By: Teo Spengler
Sorbaria false spirea is a sprawling, deciduous shrub (Sorbaria sorbifolia) that bears frothy, white flowers in panicles at the end of its shoots. It will cover your slopes or fields with deep green foliage in U.S. Department of Agriculture plant hardiness zones 2 through 8. Read on for information about how to grow false spirea and Sorbaria shrub care.
If you plant Sorbaria false spirea, don’t expect a prim and proper shrub that knows its place. The charm of false spirea is entirely different. Those who choose to grow Sorbaria shrubs must be ready for the plants’ unruly nature.
These shrubs offer masses of overarching branches, with dark green, pinnate leaves. They also supply billowy sprays of summer flowers.
Native to Eastern Siberia, China, Korea, and Japan, false spirea shrubs grow to 10 feet (3 m.) high and wide and keep spreading. Sorbaria false spirea grows suckers that turn into new plants. Because of this, your false spirea is likely to spread out and take over unassigned space if you let it.
Is Sorbaria sorbifolia invasive? Yes, it is. These woody plants have escaped cultivation and moved out into undeveloped areas in the Northeast and Alaska.
One reason gardeners grow Sorbaria shrubs is because it is so easy to do so. The plants are not picky about almost anything. If you want to know how to grow false spirea, you can either plant seeds or take cuttings. The plants require little special care and will grow in almost any type of soil as long as it drains well.
Sobaria false spirea plants grow very fast in full sun. However, they also thrive in sites with some shade. And you aren’t likely to see these tough bushes threatened by insect pests or disease problems.
Perhaps the most important part of Sorbaria shrub care is keeping some control over your garden once you invite false spirea in. The plants will spread fast by suckers, and even faster in loose soil, so make time to pull up suckers as they appear.
You should prune this shrub every winter as part of Sorbaria shrub care. In fact, consider cutting it back to ground level every year in order to stop it from getting too dominant.
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False spirea is a deciduous shrub with leaves that resemble a feather. It has clusters of billowy white blossoms which move like ballet dancers in the wind. It is a tough shrub with a delicate appearance. It is not a shrub for small gardens. Nor is it for those who want compact shrubs which mind their manners. This shrub requires its own quarter. It grows rapidly and will gladly spread to fill a space of 5 to 8 feet. If you need a shrub that will quickly naturalize areas prone to erosion this is the shrub for you.
Sorbaria sorbifolia is commonly called false spirea
Also known as Ural false spirea and ash leaf spirea
This is my false spirea the day I planted it less than two years ago.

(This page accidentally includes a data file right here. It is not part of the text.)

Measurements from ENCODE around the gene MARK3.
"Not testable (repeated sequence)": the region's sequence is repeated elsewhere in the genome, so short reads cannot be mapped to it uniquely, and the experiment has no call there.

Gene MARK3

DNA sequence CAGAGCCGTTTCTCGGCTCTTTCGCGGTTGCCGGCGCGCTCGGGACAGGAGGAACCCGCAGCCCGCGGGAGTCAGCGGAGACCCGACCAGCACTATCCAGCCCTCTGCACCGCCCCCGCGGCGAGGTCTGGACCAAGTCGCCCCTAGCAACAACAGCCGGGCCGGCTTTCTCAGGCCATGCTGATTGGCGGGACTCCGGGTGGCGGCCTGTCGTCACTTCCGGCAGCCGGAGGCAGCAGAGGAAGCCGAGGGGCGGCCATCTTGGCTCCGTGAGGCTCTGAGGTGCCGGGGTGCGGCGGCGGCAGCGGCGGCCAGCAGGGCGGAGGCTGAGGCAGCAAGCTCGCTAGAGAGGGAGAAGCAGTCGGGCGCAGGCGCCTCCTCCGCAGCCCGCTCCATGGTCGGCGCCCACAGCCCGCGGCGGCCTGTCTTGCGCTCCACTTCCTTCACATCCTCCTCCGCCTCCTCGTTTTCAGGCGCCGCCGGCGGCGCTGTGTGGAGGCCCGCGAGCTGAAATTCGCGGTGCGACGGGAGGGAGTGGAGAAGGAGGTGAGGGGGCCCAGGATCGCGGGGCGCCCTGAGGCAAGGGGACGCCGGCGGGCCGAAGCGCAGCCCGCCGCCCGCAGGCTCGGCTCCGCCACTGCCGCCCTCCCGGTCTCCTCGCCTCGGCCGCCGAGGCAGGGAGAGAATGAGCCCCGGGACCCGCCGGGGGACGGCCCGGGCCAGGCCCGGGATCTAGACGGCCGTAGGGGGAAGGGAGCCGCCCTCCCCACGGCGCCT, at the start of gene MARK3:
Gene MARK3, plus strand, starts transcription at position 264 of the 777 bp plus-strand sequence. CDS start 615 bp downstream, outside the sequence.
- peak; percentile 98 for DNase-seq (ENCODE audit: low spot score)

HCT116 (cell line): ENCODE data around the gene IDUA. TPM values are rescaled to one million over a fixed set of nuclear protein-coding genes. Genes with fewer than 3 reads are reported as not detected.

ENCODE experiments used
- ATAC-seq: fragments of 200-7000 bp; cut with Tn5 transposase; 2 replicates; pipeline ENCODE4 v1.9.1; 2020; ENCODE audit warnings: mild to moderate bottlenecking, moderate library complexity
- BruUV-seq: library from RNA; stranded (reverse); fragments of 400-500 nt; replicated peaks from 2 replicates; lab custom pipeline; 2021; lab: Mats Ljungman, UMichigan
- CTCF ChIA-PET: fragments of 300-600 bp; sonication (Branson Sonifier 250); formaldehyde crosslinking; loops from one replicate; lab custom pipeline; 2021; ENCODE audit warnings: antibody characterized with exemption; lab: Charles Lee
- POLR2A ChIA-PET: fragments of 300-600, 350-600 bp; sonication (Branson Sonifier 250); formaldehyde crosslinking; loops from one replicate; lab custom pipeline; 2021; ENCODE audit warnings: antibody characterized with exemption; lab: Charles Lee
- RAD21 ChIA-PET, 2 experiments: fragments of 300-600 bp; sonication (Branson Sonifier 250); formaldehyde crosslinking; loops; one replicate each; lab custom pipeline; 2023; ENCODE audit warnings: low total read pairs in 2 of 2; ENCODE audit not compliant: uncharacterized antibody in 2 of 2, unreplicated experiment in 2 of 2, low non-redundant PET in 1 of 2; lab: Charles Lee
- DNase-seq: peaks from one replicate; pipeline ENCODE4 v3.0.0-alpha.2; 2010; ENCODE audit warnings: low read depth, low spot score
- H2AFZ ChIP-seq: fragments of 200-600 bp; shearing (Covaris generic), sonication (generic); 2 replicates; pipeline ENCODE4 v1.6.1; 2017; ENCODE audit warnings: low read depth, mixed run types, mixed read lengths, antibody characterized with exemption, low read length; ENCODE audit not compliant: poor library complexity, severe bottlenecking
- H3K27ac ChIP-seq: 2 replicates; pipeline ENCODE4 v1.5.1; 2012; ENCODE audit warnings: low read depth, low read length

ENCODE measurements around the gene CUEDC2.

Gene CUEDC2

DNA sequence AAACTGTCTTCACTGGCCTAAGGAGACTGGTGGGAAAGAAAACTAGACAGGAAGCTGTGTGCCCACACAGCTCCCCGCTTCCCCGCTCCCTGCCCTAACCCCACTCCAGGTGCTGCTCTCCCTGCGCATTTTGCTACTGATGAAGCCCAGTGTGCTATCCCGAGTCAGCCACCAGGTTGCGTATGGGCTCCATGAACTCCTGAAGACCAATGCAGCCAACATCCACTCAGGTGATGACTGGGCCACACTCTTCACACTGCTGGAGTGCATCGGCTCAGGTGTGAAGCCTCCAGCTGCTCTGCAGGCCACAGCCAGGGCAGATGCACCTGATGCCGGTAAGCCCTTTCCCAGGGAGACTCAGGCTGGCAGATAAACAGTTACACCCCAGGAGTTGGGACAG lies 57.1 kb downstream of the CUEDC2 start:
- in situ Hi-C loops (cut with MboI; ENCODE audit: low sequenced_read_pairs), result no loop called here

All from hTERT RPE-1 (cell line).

This is my false spirea today. It has grown to over 6 feet tall and spread to cover nearly a 5-foot area of fencing in less than two years. I planted mine behind a lattice panel fence which I built to act as a partial windbreak and garden wall. The false spirea is part of a grouping of shrubs I have arranged behind the fence to help break the wind and capture dust from the main road into our farm. The wonderful feature about the false spirea is that it has grown to such a large size that it has created a feathery garden wall for added privacy in our yard. It also makes a gorgeous background shrub for my other plants. On the days when the wind blows gently I enjoy watching the false spirea dance gracefully on the breeze.
When researching this plant you will discover it is best grown in organically rich, well-drained soil. My midwestern soil is clay based, and therefore heavy. I have had no trouble growing false spirea in my heavy soil. It will spread by root suckers, (stoloniferous roots), so be sure to remove the new plants it you do not want an entire colony, or goodness, an entire village of them in your yard! This plant can be invasive. It is less invasive however in clay soil since the clay seems to inhibit its growth. You might want to consider giving your false spirea a good haircut by mowing it to the ground occasionally. This should help to keep it under control.
It bears a resemblance to the mountain ash. (It is related to mountain ash, Sorbus)
It has long, arching branches with deep green pinnate (resembles a feather) leaves that give you a sense of being among the lush jungles of the tropics whenever you stand near it. In the fall the leaf color changes to pure yellow gold.
The blooms are made up of downy white clusters at least 10 inches long. It blooms in June and July.
The texture of the plant is somewhat coarse even though it has a fluttering, feathery appearance.
The dehiscent (dehiscent simply means gaping) seeds appear after the blooms. They age to an unremarkable brown.
False spirea is disease resistant and has no known pest problems.
For those of you searching for a plant that is tolerant of the sea air, this is a salt-tolerant shrub.
Prune false spirea in early spring since the flowers develop on new wood.
This shrub can be invasive and will quickly become a problem in small gardens or areas where you do not want large colonies of shrubs. If grown in heavy clay soil this tends to somewhat hinder false spirea's propensity to sucker root.
Best uses for the plant:
False spirea is best suited for naturalizing areas such as erosion prone banks, slopes. Use it to create windbreaks or shrub borders where you desire an untamed look. It would work for the background shrub in a large cottage garden as well.
Interesting fact: its native range is eastern Siberia, Korea, Japan, Manchuria and even in northern China.
Hardiness Zone: 2 to 9
Growth rate: Fast. It reaches 5 to 10 feet tall, and just as wide.
Bloom time: June to July
Moisture requirements: Medium
Maintenance: Low (If planted where you allow it to grow and spread as it wills.)
I hope you enjoy your false spirea as much as I enjoy mine.
|Plant Habit:||Shrub |
|Life cycle:||Perennial |
|Sun Requirements:||Full Sun to Partial Shade |
|Water Preferences:||Mesic |
|Minimum cold hardiness:||Zone 2 -45.6 °C (-50 °F) to -42.8 °C (-45°F) |